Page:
José Gil (2008) O Imperceptível Devir da Imanência – Sobre a Filosofia de Deleuze, Lisbon: Relógio D’Água.
One might interpret and explain the great philosophers as one pleases, but an honest interpretation must not smother the soul of their oeuvres, however much one may admire or criticise them.Many would agree that Deleuze’s writing is often obscure and difficult, and therefore the attempt to introduce some clarity through interpretation must be welcomed. However, too much order can compromise the delicate mechanism of his work and literally freeze its internal dynamics when, for example, concepts and planes of thought are arranged without regard for their links and junctures. In the case of Deleuze, it seems that if anything must be respected, it is the sense of constant movement through the connections that he was able to forge for the benefit of philosophy. This movement is related first and foremost to his critical dwelling on the dogmatic image of thought, which Nietzsche was undoubtedly instrumental in fostering, as Deleuze himself describes in the preface to the English translation of Nietzsche and Philosophy:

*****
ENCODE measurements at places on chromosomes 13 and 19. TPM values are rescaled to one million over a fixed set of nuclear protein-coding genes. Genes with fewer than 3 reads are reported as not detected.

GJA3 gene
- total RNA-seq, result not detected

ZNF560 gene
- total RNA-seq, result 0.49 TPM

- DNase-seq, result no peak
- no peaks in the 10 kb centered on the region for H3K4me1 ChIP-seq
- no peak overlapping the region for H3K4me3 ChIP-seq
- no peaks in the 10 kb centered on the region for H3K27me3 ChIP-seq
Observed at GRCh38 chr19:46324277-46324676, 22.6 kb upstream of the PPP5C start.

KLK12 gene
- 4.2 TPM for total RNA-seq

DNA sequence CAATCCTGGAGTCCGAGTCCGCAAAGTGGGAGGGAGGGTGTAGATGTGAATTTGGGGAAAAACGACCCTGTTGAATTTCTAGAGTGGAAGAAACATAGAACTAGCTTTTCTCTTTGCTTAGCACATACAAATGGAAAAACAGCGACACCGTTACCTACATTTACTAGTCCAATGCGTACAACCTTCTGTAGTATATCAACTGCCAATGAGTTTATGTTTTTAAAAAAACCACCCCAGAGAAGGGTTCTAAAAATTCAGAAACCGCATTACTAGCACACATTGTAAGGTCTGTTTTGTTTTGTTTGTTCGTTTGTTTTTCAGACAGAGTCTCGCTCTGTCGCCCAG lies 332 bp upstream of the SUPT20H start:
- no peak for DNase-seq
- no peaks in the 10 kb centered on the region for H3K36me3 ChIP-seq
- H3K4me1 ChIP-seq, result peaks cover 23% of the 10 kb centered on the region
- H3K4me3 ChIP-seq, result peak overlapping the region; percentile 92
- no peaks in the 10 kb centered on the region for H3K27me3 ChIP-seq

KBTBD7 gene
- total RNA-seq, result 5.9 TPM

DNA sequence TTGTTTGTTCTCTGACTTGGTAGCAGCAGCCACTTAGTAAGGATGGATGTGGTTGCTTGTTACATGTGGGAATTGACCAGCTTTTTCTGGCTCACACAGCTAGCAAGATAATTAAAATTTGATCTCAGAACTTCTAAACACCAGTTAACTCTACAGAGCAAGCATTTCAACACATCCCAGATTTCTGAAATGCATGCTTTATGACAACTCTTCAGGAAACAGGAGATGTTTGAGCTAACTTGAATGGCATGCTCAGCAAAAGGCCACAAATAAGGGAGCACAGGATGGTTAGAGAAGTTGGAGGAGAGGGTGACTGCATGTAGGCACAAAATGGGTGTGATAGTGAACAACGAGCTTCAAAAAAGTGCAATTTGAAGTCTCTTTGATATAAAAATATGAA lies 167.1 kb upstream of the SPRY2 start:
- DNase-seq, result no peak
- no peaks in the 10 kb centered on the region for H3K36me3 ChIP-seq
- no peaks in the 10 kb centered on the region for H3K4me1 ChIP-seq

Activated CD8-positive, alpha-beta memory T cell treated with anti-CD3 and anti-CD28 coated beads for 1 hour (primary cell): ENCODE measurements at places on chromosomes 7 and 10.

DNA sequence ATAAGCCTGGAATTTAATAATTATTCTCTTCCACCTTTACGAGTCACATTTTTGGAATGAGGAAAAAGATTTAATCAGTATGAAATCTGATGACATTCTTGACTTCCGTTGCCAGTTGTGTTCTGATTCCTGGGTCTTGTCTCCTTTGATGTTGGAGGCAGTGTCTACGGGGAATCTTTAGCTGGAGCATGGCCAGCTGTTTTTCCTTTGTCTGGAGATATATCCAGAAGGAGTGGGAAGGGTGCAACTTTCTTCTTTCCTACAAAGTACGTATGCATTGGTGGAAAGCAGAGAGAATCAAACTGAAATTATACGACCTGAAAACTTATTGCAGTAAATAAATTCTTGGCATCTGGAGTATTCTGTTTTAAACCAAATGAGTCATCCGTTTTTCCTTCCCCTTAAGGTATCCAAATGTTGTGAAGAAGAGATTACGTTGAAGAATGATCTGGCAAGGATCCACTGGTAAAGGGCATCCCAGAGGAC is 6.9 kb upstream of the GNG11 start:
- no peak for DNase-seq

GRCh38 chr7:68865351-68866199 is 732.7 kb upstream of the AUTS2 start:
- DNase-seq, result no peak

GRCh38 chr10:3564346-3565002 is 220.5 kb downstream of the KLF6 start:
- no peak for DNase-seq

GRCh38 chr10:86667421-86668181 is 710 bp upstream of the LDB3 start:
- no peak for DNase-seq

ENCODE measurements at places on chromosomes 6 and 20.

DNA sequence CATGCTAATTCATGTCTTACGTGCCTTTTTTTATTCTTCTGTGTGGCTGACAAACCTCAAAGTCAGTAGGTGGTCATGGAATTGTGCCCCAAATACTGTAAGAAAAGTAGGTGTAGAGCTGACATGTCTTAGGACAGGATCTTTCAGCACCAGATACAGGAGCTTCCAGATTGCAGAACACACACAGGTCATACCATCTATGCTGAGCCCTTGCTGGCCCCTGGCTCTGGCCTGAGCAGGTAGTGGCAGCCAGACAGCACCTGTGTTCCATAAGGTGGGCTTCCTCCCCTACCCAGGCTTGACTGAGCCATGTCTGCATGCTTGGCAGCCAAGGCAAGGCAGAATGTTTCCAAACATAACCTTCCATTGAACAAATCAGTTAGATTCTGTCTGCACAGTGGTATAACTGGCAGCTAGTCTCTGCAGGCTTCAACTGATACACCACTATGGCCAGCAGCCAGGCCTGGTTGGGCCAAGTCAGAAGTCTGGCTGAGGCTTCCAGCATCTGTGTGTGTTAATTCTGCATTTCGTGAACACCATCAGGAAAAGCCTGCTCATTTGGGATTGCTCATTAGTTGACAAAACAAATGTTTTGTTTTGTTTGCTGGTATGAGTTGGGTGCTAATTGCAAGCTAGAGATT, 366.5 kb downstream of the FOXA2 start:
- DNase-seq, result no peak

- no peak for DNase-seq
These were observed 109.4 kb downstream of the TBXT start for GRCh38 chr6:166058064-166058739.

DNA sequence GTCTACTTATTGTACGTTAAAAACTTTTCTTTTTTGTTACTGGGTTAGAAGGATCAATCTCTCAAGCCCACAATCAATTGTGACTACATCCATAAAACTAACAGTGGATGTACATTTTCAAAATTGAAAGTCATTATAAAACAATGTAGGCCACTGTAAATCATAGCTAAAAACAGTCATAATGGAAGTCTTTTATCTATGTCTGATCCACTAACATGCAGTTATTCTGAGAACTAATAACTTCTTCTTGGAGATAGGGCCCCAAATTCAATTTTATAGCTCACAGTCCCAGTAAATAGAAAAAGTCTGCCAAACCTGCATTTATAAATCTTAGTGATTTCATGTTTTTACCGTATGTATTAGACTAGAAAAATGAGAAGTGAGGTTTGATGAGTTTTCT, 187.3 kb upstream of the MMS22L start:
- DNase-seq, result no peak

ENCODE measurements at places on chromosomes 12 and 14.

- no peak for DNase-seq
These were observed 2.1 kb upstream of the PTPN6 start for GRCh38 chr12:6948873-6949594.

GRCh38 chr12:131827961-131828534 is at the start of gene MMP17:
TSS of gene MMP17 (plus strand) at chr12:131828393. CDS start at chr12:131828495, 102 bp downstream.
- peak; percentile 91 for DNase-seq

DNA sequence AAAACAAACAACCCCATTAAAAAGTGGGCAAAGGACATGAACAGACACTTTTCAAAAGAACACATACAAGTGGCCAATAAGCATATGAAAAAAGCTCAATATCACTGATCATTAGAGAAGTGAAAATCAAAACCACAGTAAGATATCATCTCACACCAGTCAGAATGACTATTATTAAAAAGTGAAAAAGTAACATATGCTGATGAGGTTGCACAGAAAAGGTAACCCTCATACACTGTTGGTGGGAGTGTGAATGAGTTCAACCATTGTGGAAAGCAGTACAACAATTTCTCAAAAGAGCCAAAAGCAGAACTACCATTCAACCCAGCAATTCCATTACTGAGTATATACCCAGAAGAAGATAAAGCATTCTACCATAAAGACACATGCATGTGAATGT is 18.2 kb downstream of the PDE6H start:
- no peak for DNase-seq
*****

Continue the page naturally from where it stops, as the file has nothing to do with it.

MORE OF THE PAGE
And without doubt this is the most important point of Nietzsche’s philosophy: the radical transformation of the image of thought that we create for ourselves. Nietzsche snatches thought from the element of truth and falsity. He turns it into an interpretation and an evaluation, interpretation of forces, evaluation of power. It is a thought-movement, not merely in the sense that Nietzsche wants to reconcile thought and concrete movements, but in the sense that thought itself must produce movements, bursts of extraordinary speed and slowness. (Deleuze 1986: xii; emphasis mine)